New Detroit president and CEO announces retirement
The president and CEO of New Detroit announced Wednesday that she will retire by the end of the year.
Shirley Stancato, leader of the racial justice organization since January 2000, said it is time to turn the organization over to new leadership.
“This has been an extremely rewarding experience," Stancato said in a statement. “I have seen how New Detroit is touching people’s lives and transforming conversations as we have had people of different races come together to discuss the very difficult issue of race."
Stancato said the discussions about race lead to acknowledging the issue, which must be done before it can be changed. New Detroit was founded as the result of the city’s 1967 uprising.
A search committee is being named to select Stancato's replacement, according to Rachel Tronstein Stewart, board chair for New Detroit.
“Like any great leader, Shirley leaves New Detroit better than she found it," Tonstein Stewart said in a statement. "Shirley's name is really synonymous with New Detroit and racial equity in this community, which I think reflects her deep commitment to these issues and the fact that she's been a leader on these topics in our community for more than two decades.
Shirley Stancato, president and CEO of New Detroit, notes that people of color now have jobs in industries that they didn't before, but in other ways, such as education, Detroit and Michigan have a long way to go.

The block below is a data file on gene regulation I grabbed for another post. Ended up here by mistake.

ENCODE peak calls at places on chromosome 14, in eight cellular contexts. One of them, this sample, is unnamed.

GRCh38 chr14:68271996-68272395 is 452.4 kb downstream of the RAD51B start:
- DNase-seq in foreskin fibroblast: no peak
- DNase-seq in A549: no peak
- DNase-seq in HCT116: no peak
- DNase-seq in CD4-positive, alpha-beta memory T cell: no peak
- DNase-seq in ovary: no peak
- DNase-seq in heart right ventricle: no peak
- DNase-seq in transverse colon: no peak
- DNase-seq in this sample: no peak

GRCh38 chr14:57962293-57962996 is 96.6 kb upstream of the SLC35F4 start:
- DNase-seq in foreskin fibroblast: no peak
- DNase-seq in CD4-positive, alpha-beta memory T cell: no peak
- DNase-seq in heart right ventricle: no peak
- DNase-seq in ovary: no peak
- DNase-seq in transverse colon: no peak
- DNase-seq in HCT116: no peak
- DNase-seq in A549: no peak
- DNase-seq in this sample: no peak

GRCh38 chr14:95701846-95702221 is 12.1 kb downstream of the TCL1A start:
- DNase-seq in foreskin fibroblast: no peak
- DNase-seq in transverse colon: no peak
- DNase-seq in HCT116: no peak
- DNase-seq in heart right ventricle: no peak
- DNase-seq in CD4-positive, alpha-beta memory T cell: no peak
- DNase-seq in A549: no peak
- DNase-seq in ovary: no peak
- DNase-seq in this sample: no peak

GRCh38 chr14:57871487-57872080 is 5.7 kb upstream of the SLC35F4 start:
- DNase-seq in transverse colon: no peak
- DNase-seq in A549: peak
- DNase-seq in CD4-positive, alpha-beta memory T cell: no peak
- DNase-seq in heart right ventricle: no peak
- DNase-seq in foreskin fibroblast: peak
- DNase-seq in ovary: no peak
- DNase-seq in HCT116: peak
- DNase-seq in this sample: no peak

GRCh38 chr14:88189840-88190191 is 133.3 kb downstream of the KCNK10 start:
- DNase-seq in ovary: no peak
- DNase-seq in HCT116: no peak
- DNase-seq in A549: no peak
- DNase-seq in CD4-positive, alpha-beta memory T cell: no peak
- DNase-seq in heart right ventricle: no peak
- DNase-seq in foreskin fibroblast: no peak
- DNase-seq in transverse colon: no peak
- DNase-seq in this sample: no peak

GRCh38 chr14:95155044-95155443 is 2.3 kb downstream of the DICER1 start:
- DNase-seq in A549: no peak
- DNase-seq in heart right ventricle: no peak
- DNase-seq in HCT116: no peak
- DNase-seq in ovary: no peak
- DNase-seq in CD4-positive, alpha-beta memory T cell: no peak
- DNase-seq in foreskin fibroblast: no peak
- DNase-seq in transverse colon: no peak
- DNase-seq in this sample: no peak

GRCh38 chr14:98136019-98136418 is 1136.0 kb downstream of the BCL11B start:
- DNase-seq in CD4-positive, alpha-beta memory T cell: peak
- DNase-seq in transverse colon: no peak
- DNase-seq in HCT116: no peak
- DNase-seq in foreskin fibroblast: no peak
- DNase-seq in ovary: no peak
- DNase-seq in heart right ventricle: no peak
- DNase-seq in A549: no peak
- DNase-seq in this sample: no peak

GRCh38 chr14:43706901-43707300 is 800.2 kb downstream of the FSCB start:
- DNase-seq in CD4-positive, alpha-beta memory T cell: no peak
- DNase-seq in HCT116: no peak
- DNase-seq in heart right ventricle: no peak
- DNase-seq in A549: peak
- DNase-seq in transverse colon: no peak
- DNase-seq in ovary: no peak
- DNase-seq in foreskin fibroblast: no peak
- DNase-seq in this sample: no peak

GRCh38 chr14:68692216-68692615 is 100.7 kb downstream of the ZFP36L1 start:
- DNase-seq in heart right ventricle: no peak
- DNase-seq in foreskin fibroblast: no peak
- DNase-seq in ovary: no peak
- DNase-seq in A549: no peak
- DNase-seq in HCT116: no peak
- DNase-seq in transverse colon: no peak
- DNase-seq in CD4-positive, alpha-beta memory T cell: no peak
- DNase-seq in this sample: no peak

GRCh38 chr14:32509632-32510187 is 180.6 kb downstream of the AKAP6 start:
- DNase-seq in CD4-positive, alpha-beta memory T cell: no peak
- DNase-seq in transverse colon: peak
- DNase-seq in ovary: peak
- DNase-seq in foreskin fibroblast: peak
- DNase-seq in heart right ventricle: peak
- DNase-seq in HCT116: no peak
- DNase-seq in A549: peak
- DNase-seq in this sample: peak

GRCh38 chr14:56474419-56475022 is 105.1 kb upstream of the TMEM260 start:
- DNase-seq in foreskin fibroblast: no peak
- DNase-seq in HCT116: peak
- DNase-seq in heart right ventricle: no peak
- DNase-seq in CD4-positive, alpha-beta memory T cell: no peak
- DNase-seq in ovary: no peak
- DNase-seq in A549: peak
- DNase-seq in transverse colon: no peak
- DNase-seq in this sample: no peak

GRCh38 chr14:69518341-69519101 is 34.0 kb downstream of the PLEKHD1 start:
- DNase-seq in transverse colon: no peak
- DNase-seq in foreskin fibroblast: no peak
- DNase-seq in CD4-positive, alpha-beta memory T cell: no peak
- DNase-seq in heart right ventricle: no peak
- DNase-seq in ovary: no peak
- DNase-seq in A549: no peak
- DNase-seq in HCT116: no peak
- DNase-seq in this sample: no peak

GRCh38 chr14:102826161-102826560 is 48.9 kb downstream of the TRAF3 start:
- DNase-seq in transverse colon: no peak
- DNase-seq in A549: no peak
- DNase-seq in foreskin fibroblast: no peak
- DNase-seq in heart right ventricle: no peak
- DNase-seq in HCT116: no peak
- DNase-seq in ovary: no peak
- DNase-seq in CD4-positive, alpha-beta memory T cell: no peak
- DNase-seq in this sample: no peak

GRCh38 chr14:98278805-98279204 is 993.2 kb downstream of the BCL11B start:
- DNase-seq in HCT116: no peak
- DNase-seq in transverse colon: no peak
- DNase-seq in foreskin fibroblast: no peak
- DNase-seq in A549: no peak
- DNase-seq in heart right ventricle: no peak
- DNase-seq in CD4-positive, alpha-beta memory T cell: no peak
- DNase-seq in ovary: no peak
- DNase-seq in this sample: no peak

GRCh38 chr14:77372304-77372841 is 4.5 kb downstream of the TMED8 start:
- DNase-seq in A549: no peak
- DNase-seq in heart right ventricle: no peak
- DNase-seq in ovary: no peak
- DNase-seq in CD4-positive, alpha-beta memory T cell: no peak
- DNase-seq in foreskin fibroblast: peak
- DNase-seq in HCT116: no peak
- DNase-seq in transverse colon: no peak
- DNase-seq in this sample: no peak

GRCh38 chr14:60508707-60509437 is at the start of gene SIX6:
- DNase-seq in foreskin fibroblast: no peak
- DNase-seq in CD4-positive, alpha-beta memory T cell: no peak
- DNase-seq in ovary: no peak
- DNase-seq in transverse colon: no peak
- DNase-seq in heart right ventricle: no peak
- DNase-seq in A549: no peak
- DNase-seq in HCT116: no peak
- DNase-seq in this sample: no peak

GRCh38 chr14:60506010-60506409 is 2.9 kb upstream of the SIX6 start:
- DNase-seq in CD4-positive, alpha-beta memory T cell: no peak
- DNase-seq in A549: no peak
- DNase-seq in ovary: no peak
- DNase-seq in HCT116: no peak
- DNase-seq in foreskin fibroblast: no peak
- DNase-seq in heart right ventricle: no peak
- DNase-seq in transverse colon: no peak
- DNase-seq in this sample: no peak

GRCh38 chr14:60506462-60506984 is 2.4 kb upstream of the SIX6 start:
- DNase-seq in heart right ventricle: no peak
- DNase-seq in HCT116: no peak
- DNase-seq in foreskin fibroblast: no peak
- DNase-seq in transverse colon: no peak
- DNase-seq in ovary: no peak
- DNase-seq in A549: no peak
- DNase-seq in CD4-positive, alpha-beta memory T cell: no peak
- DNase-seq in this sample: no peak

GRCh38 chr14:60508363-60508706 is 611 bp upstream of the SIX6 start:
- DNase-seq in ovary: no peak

During Stancato's time as leader, New Detroit developed "Conversations on Race," which are peer-to-peer open conversations to develop relationships across racial lines as a way to address racial inequity across Metropolitan Detroit.
New Detroit also developed a "Metropolitan Detroit Race Equity Report" during Stancato's tenure, which includes demographic data from Wayne, Oakland and Macomb counties and documents "a very definite and substantial divide between the races in the Detroit region" that was created using U.S. Census Bureau data.
“When you start looking at the numbers defining the gap you see that it is real and pervasive,” Stancato said. New Detroit is preparing a second regional race equity report in partnership with the University of Michigan, which will be released later this year.
New Detroit has also implemented and improved several programs under Stancato's guidance, including: a cultural competency program focusing on the region's communities of color; Camp Enterprise, which brings high school juniors and seniors to workshops on college campuses; and the Minority Small Business Education Series, which has tutored minority business owners in basic skills like business planning and marketing.
Stancato has also made efforts to improve education in Detroit. She has served as the chair of the board of Excellent Schools Detroit and on the Coalition for the Future of Detroit School Children.
“The mission of New Detroit — working to achieve racial understanding and racial equity in Metropolitan Detroit — has become a part of who I am,” Stancato said. “In many ways, it’s a ministry. In the end, it has been extremely fulfilling.”